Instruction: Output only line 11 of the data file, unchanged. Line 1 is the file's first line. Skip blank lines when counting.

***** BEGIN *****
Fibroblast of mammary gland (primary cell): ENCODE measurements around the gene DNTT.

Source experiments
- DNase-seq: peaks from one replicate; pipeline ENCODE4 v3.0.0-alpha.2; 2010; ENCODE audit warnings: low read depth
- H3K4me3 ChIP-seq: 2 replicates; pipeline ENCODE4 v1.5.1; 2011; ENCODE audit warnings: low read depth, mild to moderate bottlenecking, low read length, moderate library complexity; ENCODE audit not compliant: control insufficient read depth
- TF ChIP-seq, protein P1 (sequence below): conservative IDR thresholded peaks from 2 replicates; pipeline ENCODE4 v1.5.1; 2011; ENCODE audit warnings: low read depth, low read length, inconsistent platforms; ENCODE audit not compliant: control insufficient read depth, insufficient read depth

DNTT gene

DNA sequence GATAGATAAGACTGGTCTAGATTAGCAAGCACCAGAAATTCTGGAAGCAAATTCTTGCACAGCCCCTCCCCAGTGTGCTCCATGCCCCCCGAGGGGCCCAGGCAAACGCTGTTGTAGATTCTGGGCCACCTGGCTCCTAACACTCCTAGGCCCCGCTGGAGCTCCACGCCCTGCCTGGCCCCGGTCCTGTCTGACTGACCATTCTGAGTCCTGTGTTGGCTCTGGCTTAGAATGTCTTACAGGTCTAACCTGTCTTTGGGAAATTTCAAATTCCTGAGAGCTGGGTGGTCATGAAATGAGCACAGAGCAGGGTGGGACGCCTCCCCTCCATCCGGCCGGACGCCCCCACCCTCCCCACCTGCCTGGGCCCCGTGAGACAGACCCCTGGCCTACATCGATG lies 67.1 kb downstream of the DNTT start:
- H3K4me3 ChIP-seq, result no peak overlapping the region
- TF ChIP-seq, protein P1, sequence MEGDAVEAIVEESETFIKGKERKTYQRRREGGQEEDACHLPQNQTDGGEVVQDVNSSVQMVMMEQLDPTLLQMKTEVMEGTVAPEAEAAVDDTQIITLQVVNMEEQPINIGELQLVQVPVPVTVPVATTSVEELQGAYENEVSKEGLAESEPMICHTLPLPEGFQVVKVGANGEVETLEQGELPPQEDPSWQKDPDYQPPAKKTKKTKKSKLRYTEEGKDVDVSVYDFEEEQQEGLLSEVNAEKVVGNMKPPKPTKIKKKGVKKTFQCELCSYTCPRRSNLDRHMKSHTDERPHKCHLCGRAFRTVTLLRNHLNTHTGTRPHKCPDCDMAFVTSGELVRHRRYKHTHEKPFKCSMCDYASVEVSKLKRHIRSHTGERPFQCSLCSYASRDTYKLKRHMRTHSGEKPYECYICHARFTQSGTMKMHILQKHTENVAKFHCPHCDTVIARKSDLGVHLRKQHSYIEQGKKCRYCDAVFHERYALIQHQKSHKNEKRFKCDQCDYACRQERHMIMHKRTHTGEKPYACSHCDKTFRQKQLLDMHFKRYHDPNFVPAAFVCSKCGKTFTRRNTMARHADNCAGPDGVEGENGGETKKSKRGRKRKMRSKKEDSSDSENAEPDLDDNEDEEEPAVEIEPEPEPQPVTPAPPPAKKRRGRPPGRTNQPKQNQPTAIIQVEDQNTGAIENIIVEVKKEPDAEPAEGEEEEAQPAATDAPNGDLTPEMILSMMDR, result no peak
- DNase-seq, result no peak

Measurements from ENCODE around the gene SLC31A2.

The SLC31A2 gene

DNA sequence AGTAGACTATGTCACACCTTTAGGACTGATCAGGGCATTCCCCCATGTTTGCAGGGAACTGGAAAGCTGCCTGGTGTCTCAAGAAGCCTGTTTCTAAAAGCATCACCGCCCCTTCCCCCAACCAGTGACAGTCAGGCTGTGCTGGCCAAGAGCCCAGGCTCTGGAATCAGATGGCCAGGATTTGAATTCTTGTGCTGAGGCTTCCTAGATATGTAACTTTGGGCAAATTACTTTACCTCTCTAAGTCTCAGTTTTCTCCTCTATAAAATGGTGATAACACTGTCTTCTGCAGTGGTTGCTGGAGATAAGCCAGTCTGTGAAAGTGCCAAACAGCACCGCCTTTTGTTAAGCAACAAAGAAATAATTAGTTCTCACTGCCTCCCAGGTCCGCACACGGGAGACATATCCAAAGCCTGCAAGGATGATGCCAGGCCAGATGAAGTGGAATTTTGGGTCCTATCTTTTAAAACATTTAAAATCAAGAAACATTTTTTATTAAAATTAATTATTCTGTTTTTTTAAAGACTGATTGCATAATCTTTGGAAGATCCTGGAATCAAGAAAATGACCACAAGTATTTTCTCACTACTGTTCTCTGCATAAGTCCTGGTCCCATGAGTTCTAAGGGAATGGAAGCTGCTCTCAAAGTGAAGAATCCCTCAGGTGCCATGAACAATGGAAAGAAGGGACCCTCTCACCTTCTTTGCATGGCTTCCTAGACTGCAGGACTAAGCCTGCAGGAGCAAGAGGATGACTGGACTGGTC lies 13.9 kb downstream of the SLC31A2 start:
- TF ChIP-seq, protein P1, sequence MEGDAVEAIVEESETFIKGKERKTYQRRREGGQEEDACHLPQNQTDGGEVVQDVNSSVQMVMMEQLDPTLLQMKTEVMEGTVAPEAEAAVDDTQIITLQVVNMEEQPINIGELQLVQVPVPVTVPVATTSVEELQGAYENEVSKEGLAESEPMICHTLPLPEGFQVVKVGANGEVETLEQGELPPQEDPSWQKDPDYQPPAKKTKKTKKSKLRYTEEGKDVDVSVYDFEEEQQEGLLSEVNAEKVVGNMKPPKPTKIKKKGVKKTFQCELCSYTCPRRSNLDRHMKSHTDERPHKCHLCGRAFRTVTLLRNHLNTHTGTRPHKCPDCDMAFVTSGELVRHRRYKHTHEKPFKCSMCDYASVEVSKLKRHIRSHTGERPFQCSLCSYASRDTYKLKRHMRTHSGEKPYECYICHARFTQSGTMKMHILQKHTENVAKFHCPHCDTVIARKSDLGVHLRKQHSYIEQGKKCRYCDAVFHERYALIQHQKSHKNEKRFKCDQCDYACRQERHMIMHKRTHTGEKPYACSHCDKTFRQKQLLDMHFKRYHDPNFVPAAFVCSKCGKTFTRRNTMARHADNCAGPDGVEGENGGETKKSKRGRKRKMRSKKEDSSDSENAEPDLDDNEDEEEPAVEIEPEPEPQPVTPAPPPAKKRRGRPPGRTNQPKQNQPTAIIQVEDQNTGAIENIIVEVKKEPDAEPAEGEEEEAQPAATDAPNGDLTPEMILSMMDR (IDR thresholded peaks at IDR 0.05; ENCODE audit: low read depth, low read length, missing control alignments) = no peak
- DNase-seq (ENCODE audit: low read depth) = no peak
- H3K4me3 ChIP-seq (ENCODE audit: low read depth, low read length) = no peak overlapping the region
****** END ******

Measurements from ENCODE around the gene SLC31A2.